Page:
Asbury resident Felicia Simmons gave an impassioned plea to the panel about the need for a change of attitude from both parties, focusing on respect. She says simply having police arrest people isn’t enough, there needs to be a connection with the community for things to change.
“It’s a person who knows this person’s father, this person’s mother, I know you’re mad because something happened last week.”
She notes there is disconnect between many of the organizations throughout the town, including the police.
“There’s disconnect between where you put you’re values and what do you respect. Do you respect the kids, do you respect the people living here or do you just want them to move and keep quiet.”
Simmons says the real issues have to do with race, and socio economic standing. She notes that Asbury Park is a very poor area amidst some of the richest townships in Monmouth County.
“There’s real underlying issues that won’t be addressed here because they don’t want to talk about it.”
Resident Teretha Jones brought up the aspect of racism playing a part in the city’s troubles.
She says there is still a real issue of racial disconnect between the East and West side of the city.
“When you go onto Cookman Avenue, you don’t see people of color. When you go into the stores they instantly say ‘Can I help you?’ or ‘What do you want?’ or they follow you like you’re going to do something.”
She notes that occurs even to people who are older and are going into the shops. Furthermore Jones states that the demographics of the city’s politics are not representative of the area as a hole.
“The disparity is really clear when you go to council meetings, boardwalk activities, theater activities, and it shouldn’t be that way. We’re only one square mile.”
Overall Jones believes the forum didn’t accomplish much because as she believes “the people creating the disparity are not here. They are the people that don’t look like me that are offenders.”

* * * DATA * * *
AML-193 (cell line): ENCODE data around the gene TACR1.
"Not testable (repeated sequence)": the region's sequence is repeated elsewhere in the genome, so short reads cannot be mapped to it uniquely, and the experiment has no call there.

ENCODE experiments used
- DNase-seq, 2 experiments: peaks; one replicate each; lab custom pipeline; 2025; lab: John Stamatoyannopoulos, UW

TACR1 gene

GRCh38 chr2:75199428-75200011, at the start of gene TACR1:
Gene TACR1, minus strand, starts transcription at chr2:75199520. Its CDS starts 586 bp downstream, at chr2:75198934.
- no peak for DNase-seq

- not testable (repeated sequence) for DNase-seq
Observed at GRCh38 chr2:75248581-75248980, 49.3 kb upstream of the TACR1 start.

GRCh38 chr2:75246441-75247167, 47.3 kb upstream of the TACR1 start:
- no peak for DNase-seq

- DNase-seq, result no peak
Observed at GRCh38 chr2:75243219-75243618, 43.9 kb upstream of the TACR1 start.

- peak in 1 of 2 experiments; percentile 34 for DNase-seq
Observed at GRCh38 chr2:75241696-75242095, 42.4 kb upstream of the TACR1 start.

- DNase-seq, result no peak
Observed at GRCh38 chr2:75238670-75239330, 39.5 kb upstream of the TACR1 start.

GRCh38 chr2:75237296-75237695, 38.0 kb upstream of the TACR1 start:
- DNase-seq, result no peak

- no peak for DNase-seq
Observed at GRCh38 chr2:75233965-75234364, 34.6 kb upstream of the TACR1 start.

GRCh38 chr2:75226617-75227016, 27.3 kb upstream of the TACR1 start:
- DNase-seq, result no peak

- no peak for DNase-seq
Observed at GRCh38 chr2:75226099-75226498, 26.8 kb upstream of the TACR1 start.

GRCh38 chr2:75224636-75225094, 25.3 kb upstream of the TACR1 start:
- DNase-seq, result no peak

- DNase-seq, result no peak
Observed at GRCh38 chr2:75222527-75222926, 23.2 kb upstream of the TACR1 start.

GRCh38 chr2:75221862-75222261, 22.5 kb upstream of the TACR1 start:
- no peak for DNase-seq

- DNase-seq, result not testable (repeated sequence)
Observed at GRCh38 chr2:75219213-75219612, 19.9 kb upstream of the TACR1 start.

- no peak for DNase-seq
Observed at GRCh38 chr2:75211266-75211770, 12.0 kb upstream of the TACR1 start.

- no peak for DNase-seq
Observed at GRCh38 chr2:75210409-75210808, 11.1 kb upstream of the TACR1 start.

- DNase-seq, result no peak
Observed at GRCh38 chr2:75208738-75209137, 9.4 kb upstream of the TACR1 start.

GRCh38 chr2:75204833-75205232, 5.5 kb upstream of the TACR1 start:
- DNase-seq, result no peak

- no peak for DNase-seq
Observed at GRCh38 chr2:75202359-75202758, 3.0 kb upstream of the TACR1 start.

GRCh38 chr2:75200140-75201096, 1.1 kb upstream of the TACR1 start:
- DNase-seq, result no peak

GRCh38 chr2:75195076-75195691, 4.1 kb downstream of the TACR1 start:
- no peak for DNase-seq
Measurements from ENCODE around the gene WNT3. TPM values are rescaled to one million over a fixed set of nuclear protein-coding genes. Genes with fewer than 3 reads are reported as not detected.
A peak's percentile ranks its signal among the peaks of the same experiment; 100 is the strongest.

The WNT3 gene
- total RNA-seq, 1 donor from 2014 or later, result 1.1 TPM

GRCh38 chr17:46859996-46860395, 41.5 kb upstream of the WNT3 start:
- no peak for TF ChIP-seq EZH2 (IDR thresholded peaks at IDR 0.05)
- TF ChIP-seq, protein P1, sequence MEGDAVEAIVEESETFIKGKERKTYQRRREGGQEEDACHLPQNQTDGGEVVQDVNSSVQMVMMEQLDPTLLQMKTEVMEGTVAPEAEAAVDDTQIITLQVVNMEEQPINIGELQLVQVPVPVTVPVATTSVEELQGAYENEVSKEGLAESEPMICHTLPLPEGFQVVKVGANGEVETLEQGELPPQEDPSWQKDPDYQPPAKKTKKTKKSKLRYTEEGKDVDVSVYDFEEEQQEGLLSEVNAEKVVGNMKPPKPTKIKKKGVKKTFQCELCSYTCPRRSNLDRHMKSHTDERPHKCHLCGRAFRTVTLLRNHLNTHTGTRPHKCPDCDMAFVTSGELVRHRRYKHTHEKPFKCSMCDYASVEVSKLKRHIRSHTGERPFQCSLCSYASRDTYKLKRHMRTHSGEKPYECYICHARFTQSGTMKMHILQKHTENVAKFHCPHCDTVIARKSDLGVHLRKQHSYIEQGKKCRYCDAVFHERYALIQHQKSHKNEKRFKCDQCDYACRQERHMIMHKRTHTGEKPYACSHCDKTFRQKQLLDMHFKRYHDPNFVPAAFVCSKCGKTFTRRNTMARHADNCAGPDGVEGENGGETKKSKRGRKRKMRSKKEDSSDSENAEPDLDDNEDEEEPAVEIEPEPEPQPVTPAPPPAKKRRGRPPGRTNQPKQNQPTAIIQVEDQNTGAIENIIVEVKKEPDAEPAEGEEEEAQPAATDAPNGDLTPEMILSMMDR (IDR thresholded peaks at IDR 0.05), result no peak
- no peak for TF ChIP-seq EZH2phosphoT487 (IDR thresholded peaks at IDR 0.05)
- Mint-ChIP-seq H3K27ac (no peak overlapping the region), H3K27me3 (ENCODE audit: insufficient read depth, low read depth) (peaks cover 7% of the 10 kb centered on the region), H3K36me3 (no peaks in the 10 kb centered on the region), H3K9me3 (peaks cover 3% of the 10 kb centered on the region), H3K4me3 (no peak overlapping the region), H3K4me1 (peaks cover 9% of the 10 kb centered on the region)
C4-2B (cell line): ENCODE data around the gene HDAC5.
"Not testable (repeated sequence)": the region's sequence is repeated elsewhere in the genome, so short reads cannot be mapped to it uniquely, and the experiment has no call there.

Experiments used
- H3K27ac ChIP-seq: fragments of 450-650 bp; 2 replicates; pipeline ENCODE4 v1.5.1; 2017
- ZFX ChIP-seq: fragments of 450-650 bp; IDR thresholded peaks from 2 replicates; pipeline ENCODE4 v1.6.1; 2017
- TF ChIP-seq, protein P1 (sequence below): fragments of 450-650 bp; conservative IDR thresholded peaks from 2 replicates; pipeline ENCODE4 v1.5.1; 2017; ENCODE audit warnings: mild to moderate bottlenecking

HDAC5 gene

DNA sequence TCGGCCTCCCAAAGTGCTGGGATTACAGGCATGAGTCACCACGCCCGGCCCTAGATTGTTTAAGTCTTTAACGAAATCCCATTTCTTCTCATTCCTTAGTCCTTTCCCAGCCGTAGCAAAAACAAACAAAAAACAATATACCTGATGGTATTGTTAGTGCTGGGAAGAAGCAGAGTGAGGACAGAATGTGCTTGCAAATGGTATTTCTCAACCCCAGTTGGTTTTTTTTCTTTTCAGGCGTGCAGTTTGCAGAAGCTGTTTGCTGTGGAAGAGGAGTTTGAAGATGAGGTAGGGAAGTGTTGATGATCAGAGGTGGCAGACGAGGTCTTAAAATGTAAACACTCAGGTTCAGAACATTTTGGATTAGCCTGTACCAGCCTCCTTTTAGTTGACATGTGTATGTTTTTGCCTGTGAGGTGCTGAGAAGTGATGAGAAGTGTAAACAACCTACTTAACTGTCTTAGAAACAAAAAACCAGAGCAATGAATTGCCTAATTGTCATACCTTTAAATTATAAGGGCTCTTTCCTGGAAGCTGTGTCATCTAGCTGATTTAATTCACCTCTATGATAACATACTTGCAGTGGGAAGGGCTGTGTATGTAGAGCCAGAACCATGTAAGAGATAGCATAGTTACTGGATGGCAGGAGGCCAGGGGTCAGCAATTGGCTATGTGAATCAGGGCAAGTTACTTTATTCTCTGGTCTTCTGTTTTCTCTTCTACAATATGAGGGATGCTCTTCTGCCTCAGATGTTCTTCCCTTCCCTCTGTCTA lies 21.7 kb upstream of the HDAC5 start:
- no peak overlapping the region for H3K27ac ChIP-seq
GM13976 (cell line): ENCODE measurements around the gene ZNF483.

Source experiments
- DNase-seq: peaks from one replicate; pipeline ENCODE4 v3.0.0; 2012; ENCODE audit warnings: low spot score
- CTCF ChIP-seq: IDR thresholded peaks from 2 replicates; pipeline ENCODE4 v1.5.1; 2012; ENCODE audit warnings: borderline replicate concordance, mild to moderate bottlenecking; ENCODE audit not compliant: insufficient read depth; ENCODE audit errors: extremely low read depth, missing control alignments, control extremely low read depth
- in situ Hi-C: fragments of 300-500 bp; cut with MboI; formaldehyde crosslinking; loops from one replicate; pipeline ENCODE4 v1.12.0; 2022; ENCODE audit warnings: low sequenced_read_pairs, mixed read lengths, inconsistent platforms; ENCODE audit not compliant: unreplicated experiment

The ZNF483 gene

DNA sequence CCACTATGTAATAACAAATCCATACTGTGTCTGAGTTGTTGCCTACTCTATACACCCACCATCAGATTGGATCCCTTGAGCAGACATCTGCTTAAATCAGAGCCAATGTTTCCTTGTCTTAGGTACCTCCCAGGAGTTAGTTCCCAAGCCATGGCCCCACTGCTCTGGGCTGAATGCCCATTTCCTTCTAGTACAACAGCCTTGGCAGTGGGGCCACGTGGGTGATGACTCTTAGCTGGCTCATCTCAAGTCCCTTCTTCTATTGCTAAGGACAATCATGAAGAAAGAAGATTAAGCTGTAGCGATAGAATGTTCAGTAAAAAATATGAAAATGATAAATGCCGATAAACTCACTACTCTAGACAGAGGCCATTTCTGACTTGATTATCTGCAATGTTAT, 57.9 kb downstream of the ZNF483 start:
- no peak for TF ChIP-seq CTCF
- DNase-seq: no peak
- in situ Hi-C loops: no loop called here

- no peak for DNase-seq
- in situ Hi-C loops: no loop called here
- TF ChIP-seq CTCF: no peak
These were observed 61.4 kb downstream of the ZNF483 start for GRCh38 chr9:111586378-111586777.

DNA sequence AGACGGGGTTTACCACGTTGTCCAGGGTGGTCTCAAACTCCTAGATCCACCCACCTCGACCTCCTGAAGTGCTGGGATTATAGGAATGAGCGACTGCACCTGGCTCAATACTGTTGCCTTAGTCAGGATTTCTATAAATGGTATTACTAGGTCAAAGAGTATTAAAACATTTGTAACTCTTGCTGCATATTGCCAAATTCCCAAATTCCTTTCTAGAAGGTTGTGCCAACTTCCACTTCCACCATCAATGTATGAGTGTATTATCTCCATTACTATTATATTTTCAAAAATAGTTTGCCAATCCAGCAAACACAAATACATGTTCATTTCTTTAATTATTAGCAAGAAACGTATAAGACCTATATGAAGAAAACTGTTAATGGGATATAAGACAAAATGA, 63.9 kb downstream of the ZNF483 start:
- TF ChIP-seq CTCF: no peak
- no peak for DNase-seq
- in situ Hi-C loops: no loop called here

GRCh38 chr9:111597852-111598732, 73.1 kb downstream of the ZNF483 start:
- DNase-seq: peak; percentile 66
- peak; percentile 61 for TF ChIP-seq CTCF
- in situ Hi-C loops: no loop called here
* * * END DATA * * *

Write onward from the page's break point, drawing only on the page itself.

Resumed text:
General Contractor Duanne Small told the panel that he believes the underlying issue beyond the crime is the economic instability residents of Asbury Park face.
He believes much of the gang related crimes in the city is the result of people who are left with few viable options for legitimate work.
“The have to go to the streets because you’re not going to starve as an individual.” Says Small “it’s just like an animal in the animal kingdom, when it’s time for him to eat what does he do? He goes hunting, he doesn’t care what he’s hunting, he has to eat.”
He says that though there is development going on in Asbury Park, the community isn’t seeing the benefit of the jobs.
“The majority of the jobs in our community is going to outsiders and when the money is being taken out of the community it creates a problem within the community.” Says Small
”Every community where there is a lack of jobs you have crime, you have drugs, you have chaos and that’s what’s going on right now.”
Small notes meetings like the one being held do help the problem because they address what he believes is another major problem contributing to the crime rate, lack of communication.
“When there is communication then you can begin to solve your problems. This is a step forward with this program.”